# Turbulence model for flow through a anechoic chamber

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 January 27, 2021, 12:05 Turbulence model for flow through a anechoic chamber #1 New Member   Philipp Ziffer Join Date: Jan 2021 Location: Germany Posts: 1 Rep Power: 0 Hello everyone, i want to simulate the flow inside of a anechoic chamber and I'm more interested in the flow in the middle of the 30m x 10m x 35 m chamber. But obviously i need to take the absorber wedges (height 300mm) on the wall into account. I would not be capable of modeling every single wedge. So after doing my research, I came to the conclusion, to assign the wall a specified roughness as an approximation. Am i right, that in my case, the best turbulence model would be a k-epsilon RANS model, because i am not interested in the flow on the wall, rather how the roughness (wedges) affect the flow in the middle? I am quit a beginner, when it comes to CFD so I would appreciate some advice or literature. While searching for a solution I just came across a lot of papers about ABL flows or flows in urban areas. Are there any similar to my problem? The flow in the chamber is relatively slow with 0.2m/s and i would use pimpleFoam due to a pipe at the end of the chamber. Thank you very much!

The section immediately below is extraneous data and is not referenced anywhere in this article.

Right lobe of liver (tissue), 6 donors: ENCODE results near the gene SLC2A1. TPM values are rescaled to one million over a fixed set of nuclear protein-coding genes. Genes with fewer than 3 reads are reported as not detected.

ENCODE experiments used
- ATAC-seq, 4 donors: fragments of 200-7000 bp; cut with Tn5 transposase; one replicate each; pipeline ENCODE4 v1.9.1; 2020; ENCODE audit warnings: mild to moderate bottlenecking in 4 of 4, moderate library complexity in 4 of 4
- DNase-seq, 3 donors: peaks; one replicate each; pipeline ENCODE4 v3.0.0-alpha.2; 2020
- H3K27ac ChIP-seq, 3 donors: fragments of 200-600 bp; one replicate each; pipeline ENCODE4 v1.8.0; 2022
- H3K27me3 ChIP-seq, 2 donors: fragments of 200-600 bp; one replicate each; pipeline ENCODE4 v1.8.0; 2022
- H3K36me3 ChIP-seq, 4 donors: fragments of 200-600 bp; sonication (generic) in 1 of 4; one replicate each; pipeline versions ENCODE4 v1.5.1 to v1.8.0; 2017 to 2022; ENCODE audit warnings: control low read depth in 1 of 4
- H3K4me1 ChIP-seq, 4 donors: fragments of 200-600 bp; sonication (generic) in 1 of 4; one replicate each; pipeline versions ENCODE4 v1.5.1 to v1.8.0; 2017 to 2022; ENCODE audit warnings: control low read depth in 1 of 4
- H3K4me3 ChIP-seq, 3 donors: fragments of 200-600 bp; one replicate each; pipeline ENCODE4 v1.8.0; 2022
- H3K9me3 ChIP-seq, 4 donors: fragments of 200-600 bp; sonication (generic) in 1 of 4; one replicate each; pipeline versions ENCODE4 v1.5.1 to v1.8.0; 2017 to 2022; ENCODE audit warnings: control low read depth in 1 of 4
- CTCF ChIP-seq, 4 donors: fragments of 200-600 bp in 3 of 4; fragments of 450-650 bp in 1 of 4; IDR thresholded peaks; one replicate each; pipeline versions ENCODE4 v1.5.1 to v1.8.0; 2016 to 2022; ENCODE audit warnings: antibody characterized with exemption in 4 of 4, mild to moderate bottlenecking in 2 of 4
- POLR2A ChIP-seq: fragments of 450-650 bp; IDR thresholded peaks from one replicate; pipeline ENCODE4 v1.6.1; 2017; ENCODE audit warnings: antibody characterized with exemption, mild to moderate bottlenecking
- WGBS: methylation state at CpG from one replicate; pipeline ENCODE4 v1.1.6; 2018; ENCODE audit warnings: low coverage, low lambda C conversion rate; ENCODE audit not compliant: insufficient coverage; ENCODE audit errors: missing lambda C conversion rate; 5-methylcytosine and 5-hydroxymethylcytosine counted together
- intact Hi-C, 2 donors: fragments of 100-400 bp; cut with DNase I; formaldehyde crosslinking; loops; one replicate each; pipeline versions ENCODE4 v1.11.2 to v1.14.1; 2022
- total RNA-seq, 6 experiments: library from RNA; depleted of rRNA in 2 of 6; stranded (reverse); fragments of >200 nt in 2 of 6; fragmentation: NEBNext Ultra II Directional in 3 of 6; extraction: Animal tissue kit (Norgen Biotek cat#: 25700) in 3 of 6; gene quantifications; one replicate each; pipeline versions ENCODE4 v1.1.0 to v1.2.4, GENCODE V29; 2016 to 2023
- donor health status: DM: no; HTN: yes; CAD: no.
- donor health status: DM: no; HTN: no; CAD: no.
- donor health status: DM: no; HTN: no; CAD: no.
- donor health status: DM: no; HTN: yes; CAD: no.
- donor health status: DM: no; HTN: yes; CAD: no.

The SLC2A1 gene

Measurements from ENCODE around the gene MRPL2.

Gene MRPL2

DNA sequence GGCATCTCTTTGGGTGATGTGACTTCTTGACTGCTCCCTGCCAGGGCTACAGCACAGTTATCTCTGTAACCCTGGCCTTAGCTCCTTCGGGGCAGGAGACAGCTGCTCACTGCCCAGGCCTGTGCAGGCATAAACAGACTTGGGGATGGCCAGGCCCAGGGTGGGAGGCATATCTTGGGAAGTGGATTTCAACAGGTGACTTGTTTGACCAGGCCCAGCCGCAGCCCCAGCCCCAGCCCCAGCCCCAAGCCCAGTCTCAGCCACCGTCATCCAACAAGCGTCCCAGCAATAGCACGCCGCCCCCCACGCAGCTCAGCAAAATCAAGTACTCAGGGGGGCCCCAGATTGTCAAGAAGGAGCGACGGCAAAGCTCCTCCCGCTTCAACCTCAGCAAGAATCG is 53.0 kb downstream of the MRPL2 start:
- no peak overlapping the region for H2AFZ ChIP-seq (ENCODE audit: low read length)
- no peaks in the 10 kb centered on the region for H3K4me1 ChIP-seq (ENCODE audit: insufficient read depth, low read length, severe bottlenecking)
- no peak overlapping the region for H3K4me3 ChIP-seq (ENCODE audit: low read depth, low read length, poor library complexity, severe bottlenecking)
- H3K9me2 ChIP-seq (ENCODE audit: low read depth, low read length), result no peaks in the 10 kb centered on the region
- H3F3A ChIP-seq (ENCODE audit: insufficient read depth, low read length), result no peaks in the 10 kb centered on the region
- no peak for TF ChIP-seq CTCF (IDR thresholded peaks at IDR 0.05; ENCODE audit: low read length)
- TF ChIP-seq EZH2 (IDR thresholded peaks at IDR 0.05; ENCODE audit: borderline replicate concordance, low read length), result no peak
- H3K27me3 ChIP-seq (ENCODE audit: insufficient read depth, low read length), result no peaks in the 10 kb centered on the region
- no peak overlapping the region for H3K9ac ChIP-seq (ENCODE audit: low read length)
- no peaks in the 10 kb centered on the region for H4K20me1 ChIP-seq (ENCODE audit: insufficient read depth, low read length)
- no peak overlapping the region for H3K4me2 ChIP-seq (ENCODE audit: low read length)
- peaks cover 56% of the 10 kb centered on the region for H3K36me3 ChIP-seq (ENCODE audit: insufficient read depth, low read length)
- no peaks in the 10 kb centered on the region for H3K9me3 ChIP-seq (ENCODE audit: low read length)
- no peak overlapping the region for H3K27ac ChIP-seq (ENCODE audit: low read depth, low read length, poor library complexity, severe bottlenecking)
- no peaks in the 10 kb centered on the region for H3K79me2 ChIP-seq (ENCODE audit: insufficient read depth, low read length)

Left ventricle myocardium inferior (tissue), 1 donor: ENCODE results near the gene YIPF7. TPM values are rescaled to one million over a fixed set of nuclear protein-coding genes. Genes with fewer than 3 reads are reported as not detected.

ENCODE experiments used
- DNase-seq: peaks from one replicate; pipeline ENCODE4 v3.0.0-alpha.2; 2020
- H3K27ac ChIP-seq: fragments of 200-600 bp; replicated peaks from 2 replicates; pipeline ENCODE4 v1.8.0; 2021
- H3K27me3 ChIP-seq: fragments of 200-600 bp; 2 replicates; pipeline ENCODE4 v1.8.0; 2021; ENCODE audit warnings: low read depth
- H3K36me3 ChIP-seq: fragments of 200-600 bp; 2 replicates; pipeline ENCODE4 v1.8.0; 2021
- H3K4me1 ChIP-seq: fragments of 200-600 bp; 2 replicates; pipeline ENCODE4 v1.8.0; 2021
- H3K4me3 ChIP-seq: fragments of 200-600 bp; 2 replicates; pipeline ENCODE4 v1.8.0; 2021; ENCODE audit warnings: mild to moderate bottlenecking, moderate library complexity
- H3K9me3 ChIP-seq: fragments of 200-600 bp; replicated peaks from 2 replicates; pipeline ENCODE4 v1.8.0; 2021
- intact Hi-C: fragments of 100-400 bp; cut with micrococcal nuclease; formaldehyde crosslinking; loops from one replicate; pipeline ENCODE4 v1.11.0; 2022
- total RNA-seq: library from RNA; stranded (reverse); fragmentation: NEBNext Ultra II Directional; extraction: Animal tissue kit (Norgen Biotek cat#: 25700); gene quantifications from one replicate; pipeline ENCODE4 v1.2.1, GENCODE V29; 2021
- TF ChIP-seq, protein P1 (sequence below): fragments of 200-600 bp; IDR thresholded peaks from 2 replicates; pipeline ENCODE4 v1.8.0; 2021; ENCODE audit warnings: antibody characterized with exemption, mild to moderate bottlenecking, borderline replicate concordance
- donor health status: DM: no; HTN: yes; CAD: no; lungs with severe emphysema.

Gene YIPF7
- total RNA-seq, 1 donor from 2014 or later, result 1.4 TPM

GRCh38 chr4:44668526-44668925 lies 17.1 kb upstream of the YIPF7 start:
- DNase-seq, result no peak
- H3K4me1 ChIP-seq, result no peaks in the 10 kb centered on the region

January 28, 2021, 09:48 #2 Member   Petros Ampatzidis Join Date: Oct 2018 Location: Bath, UK Posts: 63 Rep Power: 6 Hi Philipp, In urban flows we substitute buildings/obstacles with surface roughness only when they are far away from the study area. In the study area, roughness elements are modeled explicitly. Theoretically, I think you can replace your wedges with surface roughness but you have to consult studies of similar scale. Questions you might want to answer: i. To what extend do wedges mounted in the walls affect the air flow inside an an-echoic chamber? ii. What if I run a reduced scale precursor model with explicitly modeled roughness and then introduce it to my main model? iii. How does the size of the pipe affect the flow in the room? I hope this might be a good start to think of your problem. Sorry if it's too vague. Lastly, a relevant paper that might be helpful: An improved method for the estimation of surface roughness of obstacle arrays https://doi.org/10.1016/S1352-2310(97)00403-2 Best, Petros Philipp2201 likes this.

 Tags rans, rough wall, roughness, turbulence